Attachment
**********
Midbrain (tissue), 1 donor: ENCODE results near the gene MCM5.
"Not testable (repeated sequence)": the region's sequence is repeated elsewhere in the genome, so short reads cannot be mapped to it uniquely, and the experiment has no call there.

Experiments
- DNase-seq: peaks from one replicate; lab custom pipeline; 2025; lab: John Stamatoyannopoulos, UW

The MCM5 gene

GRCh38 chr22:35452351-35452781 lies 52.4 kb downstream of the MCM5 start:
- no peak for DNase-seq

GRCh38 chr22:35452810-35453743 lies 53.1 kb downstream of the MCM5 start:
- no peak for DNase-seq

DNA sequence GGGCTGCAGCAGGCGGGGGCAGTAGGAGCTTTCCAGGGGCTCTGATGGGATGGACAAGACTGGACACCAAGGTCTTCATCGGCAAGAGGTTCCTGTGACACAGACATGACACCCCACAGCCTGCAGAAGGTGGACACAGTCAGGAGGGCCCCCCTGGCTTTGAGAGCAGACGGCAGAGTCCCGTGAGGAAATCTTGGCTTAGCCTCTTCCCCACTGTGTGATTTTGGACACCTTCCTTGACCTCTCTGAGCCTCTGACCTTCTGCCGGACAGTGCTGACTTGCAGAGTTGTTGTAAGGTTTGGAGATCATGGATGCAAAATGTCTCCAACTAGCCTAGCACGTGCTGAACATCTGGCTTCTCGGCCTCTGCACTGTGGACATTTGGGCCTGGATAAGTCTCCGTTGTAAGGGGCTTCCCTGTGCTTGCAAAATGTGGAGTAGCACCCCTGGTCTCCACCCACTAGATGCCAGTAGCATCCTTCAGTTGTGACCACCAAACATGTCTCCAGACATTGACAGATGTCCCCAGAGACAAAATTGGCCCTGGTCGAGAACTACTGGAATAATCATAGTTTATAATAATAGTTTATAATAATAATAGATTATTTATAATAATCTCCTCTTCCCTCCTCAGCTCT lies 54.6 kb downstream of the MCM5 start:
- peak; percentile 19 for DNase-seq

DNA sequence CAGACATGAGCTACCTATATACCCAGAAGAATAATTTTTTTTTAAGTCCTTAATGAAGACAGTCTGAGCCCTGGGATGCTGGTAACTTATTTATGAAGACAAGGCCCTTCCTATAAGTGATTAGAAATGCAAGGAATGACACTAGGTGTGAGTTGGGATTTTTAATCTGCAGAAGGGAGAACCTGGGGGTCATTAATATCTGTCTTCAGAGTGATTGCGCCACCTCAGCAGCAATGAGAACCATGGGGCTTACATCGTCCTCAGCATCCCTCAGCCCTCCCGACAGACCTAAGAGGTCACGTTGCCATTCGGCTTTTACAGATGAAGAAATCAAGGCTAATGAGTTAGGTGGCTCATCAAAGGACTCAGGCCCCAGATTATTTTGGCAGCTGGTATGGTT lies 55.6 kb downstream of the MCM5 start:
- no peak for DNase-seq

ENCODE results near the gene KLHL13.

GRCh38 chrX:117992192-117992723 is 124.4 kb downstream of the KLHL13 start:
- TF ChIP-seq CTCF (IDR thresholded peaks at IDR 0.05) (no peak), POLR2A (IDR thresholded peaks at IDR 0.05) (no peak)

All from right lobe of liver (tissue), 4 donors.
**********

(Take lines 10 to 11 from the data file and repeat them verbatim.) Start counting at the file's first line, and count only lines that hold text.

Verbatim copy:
DNA sequence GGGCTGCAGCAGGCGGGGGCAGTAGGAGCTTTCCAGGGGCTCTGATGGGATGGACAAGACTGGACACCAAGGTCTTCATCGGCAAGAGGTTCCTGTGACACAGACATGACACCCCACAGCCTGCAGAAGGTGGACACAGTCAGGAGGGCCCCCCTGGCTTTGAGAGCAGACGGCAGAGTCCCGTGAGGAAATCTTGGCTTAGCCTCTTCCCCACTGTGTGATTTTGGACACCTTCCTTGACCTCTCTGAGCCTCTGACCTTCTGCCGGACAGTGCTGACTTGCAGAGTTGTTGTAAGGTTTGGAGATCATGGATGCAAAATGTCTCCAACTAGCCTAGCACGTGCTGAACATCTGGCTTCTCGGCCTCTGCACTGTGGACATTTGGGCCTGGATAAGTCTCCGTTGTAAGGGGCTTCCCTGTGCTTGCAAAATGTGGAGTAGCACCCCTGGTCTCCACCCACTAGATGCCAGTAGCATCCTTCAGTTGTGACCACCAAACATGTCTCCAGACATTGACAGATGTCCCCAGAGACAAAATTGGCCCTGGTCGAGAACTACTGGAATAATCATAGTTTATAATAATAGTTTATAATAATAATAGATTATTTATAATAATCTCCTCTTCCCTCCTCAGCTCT lies 54.6 kb downstream of the MCM5 start:
- peak; percentile 19 for DNase-seq